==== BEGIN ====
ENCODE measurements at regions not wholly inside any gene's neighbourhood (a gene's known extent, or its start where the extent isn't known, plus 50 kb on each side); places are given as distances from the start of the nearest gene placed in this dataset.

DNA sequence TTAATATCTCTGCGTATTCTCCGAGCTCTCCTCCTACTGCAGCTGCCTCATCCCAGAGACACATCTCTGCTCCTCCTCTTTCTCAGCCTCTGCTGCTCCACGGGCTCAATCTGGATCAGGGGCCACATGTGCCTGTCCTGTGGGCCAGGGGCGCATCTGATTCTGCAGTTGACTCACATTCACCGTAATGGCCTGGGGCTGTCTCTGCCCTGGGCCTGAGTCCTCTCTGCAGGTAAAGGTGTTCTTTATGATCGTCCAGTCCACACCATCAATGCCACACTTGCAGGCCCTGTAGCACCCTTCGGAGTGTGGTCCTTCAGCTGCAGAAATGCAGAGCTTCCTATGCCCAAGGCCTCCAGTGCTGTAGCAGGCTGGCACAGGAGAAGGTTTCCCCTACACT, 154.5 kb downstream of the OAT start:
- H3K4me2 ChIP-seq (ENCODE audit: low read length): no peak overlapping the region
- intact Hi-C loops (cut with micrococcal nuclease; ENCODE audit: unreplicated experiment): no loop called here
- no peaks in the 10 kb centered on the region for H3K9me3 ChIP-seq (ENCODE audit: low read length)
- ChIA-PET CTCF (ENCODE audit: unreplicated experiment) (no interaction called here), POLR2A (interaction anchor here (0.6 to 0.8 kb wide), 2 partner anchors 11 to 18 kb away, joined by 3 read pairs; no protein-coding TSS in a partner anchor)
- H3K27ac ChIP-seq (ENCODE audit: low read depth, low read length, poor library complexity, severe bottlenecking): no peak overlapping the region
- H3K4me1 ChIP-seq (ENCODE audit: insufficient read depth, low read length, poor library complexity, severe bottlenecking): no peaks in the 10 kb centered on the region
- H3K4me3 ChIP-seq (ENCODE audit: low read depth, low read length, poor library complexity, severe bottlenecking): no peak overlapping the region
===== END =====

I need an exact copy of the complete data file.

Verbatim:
ENCODE measurements at regions not wholly inside any gene's neighbourhood (a gene's known extent, or its start where the extent isn't known, plus 50 kb on each side); places are given as distances from the start of the nearest gene placed in this dataset.

DNA sequence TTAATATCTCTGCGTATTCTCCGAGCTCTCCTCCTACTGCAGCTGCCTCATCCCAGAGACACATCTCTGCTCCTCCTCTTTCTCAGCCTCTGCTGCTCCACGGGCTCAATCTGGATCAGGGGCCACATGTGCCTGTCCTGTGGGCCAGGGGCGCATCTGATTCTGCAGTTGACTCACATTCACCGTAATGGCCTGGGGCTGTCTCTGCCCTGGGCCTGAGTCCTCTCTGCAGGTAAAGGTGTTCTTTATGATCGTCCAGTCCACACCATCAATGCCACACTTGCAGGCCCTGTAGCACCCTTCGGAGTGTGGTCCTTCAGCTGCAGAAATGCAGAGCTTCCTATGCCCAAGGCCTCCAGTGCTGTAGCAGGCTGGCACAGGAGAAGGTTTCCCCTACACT, 154.5 kb downstream of the OAT start:
- H3K4me2 ChIP-seq (ENCODE audit: low read length): no peak overlapping the region
- intact Hi-C loops (cut with micrococcal nuclease; ENCODE audit: unreplicated experiment): no loop called here
- no peaks in the 10 kb centered on the region for H3K9me3 ChIP-seq (ENCODE audit: low read length)
- ChIA-PET CTCF (ENCODE audit: unreplicated experiment) (no interaction called here), POLR2A (interaction anchor here (0.6 to 0.8 kb wide), 2 partner anchors 11 to 18 kb away, joined by 3 read pairs; no protein-coding TSS in a partner anchor)
- H3K27ac ChIP-seq (ENCODE audit: low read depth, low read length, poor library complexity, severe bottlenecking): no peak overlapping the region
- H3K4me1 ChIP-seq (ENCODE audit: insufficient read depth, low read length, poor library complexity, severe bottlenecking): no peaks in the 10 kb centered on the region
- H3K4me3 ChIP-seq (ENCODE audit: low read depth, low read length, poor library complexity, severe bottlenecking): no peak overlapping the region